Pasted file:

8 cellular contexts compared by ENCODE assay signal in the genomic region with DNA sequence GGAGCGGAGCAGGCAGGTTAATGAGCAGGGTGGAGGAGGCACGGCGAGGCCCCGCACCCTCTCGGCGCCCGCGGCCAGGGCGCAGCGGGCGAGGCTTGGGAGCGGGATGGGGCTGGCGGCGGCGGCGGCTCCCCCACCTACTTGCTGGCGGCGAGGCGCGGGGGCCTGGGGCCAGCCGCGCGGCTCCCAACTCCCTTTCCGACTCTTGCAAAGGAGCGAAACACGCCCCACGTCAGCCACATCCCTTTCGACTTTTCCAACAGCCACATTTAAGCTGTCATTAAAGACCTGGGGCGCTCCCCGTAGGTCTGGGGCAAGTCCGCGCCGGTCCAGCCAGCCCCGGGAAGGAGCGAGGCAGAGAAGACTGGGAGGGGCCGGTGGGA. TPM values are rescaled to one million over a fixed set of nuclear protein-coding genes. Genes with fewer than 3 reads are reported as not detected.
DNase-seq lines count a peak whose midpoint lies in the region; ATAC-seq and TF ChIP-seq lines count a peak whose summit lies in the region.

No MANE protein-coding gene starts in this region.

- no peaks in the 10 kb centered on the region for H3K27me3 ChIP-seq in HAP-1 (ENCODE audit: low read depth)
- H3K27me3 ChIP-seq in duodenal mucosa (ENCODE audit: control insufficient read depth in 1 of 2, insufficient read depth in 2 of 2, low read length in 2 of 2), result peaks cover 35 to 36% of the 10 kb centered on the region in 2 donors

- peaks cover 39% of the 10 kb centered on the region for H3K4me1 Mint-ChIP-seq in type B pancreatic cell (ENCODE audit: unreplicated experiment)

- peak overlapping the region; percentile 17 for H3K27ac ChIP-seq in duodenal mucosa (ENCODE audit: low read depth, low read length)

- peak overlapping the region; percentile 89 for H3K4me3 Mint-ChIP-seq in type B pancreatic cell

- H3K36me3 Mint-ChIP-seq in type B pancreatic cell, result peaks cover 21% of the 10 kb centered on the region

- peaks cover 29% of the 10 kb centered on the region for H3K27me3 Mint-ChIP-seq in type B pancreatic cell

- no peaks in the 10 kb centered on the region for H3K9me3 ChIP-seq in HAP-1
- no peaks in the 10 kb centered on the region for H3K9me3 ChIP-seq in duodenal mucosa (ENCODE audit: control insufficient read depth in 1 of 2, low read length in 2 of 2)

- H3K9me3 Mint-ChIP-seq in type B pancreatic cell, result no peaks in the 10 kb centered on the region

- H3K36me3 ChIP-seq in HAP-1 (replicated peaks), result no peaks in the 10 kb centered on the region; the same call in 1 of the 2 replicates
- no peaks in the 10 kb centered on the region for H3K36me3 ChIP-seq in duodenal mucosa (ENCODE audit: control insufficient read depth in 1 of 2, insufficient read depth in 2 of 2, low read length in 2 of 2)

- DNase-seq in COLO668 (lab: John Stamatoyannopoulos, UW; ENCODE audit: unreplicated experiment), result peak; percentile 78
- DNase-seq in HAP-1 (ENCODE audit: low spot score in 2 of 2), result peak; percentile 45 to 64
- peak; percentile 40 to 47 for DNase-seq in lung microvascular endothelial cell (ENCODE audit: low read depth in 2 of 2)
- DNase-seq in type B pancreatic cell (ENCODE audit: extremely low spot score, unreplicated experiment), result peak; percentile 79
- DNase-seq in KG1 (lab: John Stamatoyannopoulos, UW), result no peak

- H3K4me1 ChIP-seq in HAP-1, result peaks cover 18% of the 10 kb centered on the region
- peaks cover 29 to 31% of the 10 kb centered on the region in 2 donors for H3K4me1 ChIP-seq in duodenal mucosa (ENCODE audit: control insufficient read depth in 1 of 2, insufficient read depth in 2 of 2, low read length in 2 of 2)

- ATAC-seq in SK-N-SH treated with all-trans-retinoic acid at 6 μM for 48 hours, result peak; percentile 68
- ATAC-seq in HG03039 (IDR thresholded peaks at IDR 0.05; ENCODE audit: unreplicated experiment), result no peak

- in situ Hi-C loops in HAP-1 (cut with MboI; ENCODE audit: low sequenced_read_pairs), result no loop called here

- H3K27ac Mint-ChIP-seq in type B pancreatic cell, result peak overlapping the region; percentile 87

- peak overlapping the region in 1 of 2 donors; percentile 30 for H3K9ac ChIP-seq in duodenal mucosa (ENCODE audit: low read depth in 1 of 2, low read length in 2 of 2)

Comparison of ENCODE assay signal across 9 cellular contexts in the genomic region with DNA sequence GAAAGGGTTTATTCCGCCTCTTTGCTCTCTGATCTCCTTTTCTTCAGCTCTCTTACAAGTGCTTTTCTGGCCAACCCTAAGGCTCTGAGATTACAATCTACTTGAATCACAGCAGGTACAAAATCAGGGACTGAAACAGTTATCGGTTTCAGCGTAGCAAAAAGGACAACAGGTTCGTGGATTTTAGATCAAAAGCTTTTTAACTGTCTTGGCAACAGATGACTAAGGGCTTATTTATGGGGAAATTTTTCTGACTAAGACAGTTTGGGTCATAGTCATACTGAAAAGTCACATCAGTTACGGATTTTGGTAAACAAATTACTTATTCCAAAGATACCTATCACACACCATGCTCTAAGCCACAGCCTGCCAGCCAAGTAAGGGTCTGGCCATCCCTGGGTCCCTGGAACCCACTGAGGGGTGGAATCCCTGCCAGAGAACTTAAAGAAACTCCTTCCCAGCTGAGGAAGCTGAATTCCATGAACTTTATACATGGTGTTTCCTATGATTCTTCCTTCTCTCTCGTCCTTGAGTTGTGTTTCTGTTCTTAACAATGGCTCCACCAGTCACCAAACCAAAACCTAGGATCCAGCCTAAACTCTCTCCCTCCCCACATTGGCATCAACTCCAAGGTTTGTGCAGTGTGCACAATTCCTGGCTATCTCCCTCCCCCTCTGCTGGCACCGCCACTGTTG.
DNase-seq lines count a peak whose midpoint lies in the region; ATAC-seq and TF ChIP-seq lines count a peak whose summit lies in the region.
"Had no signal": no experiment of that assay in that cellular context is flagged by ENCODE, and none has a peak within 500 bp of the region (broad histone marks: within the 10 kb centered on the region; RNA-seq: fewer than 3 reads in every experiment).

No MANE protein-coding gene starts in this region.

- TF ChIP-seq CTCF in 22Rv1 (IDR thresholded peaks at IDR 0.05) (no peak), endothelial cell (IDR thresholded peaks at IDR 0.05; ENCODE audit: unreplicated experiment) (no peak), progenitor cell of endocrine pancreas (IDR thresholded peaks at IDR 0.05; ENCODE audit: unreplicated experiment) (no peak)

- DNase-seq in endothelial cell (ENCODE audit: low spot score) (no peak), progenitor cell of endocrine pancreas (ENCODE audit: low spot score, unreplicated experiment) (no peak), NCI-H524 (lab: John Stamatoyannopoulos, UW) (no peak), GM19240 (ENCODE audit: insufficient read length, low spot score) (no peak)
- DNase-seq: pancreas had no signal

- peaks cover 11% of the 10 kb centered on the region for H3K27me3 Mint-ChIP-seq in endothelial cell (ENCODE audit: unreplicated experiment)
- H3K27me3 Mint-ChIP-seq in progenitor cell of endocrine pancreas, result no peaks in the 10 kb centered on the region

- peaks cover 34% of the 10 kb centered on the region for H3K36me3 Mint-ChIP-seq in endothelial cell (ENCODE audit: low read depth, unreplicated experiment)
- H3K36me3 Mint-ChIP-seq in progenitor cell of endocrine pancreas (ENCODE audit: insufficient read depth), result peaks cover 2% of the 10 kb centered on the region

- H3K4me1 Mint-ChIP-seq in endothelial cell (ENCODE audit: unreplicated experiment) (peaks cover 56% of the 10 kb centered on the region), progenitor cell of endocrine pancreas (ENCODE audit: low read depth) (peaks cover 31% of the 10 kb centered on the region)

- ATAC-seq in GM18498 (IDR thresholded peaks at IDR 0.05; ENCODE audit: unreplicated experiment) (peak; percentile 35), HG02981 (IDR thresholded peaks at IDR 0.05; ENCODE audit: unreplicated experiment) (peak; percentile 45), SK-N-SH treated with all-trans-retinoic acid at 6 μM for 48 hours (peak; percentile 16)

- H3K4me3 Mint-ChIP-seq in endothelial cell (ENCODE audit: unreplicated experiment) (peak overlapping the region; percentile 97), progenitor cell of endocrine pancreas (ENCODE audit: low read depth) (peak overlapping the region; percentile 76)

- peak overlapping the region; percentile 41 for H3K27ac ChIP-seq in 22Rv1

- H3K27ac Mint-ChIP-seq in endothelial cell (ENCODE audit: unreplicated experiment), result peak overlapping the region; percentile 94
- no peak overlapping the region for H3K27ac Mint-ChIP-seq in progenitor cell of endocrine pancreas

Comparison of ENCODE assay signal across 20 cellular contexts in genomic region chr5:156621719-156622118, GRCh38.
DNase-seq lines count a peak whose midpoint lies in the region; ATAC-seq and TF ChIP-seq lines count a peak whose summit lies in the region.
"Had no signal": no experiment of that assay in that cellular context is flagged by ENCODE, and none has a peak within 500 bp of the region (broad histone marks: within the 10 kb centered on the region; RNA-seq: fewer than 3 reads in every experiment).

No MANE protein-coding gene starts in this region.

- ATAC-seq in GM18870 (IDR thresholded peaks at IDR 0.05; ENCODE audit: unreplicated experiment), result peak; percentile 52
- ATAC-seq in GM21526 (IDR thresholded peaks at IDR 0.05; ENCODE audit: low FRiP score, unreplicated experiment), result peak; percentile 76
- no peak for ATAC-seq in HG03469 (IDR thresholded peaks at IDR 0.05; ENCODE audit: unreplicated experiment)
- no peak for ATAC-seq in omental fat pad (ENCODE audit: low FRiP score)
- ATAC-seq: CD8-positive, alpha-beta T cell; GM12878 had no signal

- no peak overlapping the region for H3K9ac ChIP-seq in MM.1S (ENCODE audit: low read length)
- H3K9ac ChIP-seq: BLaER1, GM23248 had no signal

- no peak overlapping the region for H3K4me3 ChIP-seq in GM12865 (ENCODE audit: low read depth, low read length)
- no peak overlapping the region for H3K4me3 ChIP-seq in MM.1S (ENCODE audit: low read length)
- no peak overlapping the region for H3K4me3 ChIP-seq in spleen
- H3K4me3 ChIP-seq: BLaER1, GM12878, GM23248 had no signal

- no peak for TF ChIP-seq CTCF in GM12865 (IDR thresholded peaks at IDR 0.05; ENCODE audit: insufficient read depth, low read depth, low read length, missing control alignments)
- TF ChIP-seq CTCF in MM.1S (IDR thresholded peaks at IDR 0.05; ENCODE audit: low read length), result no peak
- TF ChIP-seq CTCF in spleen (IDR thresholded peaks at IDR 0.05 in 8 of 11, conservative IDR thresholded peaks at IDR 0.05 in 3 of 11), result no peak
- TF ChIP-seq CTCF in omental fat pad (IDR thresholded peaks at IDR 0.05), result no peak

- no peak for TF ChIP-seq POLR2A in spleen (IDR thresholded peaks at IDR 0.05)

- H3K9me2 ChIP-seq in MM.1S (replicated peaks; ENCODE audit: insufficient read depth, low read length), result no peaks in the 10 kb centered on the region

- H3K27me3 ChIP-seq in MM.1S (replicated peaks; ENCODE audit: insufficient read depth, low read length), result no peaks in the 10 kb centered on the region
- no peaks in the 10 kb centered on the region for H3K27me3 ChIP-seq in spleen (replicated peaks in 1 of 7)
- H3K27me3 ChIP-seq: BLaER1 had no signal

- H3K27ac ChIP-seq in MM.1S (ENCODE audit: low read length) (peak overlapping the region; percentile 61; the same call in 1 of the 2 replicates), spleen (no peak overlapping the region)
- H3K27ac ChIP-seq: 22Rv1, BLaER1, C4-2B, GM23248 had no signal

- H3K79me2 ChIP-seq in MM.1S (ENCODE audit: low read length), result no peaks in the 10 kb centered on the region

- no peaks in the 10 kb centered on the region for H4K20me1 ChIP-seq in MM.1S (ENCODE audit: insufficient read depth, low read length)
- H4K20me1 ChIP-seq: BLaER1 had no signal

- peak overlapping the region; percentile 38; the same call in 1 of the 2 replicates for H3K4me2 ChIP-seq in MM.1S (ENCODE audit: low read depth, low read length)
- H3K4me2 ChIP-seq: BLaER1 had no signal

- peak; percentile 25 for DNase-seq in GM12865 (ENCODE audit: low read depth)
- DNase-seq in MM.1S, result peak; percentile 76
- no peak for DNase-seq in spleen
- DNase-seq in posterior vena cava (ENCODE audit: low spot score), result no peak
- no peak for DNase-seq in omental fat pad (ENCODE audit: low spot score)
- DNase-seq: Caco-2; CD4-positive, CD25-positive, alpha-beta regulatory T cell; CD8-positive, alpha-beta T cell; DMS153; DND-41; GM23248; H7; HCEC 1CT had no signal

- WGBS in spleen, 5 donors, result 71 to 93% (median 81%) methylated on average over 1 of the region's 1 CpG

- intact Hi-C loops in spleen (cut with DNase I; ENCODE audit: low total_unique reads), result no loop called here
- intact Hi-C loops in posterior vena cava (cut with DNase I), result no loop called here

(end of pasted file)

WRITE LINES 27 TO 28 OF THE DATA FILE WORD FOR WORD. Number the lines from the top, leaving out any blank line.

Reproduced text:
- peak overlapping the region in 1 of 2 donors; percentile 30 for H3K9ac ChIP-seq in duodenal mucosa (ENCODE audit: low read depth in 1 of 2, low read length in 2 of 2)

Comparison of ENCODE assay signal across 9 cellular contexts in the genomic region with DNA sequence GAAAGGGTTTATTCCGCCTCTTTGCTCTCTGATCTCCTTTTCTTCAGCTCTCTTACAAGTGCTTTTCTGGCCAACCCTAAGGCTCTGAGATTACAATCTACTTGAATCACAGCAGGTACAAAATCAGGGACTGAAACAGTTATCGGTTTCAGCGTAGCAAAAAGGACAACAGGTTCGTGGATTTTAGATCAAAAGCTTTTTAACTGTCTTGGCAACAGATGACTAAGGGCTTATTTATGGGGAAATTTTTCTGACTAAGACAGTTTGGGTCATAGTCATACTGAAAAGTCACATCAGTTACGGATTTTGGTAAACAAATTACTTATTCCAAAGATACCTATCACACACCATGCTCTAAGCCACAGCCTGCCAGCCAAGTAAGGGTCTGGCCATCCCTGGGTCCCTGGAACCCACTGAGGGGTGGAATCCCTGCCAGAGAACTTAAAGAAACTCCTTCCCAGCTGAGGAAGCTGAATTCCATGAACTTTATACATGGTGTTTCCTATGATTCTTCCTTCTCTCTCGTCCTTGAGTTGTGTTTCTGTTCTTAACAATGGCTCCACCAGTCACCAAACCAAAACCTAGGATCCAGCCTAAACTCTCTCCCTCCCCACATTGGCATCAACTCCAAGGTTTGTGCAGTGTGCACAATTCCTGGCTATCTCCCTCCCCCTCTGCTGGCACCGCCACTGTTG.